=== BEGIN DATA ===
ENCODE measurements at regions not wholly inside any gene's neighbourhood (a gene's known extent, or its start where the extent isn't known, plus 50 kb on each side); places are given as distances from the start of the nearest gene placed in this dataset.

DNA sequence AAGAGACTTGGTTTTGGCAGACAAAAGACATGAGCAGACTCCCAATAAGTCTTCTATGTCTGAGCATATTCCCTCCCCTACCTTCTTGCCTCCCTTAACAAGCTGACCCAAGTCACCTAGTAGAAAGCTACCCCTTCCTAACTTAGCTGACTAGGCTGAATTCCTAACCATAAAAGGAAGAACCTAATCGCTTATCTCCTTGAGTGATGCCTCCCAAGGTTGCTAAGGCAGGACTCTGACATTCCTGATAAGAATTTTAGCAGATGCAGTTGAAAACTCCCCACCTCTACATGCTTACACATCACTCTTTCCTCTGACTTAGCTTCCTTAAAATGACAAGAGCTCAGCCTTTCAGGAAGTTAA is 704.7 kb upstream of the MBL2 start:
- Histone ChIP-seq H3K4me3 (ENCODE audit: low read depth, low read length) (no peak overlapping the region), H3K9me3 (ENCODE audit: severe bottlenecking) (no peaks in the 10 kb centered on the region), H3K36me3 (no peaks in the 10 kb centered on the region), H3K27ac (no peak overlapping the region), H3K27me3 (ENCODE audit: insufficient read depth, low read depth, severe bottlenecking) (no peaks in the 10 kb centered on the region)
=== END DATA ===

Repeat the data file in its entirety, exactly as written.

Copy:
ENCODE measurements at regions not wholly inside any gene's neighbourhood (a gene's known extent, or its start where the extent isn't known, plus 50 kb on each side); places are given as distances from the start of the nearest gene placed in this dataset.

DNA sequence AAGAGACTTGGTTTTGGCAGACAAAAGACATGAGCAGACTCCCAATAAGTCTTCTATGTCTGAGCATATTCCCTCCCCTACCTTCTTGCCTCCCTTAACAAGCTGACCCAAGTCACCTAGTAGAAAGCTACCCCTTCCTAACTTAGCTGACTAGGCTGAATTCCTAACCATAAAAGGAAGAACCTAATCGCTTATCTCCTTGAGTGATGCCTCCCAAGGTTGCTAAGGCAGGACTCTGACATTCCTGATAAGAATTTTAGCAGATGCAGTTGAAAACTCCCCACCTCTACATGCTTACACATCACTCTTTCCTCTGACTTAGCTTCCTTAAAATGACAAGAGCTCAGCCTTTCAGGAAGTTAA is 704.7 kb upstream of the MBL2 start:
- Histone ChIP-seq H3K4me3 (ENCODE audit: low read depth, low read length) (no peak overlapping the region), H3K9me3 (ENCODE audit: severe bottlenecking) (no peaks in the 10 kb centered on the region), H3K36me3 (no peaks in the 10 kb centered on the region), H3K27ac (no peak overlapping the region), H3K27me3 (ENCODE audit: insufficient read depth, low read depth, severe bottlenecking) (no peaks in the 10 kb centered on the region)